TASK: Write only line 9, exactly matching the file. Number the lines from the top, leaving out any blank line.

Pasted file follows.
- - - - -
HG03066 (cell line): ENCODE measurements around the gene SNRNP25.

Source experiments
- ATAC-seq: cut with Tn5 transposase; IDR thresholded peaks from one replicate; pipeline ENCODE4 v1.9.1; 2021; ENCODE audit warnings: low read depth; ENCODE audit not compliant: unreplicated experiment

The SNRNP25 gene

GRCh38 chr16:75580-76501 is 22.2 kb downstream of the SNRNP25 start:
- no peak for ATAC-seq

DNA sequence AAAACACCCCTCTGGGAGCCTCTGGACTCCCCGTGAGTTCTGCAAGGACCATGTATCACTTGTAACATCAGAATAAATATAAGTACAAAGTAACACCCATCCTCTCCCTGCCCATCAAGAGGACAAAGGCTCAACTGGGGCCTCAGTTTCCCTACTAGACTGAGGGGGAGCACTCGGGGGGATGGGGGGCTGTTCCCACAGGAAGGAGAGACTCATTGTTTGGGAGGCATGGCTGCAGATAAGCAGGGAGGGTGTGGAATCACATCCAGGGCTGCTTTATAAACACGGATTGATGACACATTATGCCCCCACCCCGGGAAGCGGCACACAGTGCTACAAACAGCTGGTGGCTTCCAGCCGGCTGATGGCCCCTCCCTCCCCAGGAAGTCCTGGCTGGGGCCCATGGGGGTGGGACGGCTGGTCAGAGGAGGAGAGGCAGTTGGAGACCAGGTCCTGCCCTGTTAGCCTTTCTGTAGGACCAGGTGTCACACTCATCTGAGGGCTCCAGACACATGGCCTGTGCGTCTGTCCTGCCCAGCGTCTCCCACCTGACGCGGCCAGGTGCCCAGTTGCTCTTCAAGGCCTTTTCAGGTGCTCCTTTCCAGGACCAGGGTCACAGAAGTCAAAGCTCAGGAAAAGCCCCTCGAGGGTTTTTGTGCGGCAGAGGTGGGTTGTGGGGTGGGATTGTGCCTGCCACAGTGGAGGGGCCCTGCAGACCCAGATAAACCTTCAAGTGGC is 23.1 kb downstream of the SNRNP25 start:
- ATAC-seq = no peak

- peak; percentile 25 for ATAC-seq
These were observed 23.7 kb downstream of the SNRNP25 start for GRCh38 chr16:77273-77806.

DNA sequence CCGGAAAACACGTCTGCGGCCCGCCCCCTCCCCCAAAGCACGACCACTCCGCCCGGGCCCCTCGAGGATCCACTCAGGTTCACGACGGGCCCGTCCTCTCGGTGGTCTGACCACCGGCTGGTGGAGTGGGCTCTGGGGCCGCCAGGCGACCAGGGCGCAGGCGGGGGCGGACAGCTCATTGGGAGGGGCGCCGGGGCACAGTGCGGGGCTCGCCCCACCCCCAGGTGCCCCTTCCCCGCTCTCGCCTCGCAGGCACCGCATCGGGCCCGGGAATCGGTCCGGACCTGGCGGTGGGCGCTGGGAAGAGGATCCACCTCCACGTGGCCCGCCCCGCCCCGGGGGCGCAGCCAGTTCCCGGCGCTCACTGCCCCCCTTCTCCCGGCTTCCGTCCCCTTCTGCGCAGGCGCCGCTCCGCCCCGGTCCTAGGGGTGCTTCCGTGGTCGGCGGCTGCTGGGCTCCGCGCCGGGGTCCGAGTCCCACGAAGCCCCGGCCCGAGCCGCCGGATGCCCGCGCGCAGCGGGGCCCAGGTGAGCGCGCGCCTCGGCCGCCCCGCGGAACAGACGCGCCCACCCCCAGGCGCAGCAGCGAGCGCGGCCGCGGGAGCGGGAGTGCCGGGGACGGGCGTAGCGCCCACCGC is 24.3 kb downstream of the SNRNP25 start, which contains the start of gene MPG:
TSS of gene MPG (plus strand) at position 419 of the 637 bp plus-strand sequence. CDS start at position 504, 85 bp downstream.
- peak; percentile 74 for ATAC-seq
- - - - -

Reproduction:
- peak; percentile 25 for ATAC-seq